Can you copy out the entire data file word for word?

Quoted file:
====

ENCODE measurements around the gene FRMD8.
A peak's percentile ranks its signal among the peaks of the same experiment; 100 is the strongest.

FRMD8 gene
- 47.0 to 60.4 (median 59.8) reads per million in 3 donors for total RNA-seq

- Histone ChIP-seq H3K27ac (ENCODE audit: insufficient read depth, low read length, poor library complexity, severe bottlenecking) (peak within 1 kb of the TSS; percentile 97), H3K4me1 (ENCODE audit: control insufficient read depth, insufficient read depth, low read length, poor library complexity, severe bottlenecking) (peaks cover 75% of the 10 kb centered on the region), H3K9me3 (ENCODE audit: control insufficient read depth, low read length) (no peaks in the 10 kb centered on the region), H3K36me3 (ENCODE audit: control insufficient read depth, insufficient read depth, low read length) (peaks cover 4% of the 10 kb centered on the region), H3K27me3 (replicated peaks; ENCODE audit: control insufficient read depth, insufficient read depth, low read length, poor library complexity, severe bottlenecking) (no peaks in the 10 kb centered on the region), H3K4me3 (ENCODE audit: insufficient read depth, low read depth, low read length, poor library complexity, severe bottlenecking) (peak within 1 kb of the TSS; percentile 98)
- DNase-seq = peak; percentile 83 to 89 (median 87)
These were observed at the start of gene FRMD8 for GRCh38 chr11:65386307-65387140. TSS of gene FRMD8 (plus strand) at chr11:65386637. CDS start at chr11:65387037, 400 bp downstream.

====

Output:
ENCODE measurements around the gene FRMD8.
A peak's percentile ranks its signal among the peaks of the same experiment; 100 is the strongest.

FRMD8 gene
- 47.0 to 60.4 (median 59.8) reads per million in 3 donors for total RNA-seq

- Histone ChIP-seq H3K27ac (ENCODE audit: insufficient read depth, low read length, poor library complexity, severe bottlenecking) (peak within 1 kb of the TSS; percentile 97), H3K4me1 (ENCODE audit: control insufficient read depth, insufficient read depth, low read length, poor library complexity, severe bottlenecking) (peaks cover 75% of the 10 kb centered on the region), H3K9me3 (ENCODE audit: control insufficient read depth, low read length) (no peaks in the 10 kb centered on the region), H3K36me3 (ENCODE audit: control insufficient read depth, insufficient read depth, low read length) (peaks cover 4% of the 10 kb centered on the region), H3K27me3 (replicated peaks; ENCODE audit: control insufficient read depth, insufficient read depth, low read length, poor library complexity, severe bottlenecking) (no peaks in the 10 kb centered on the region), H3K4me3 (ENCODE audit: insufficient read depth, low read depth, low read length, poor library complexity, severe bottlenecking) (peak within 1 kb of the TSS; percentile 98)
- DNase-seq = peak; percentile 83 to 89 (median 87)
These were observed at the start of gene FRMD8 for GRCh38 chr11:65386307-65387140. TSS of gene FRMD8 (plus strand) at chr11:65386637. CDS start at chr11:65387037, 400 bp downstream.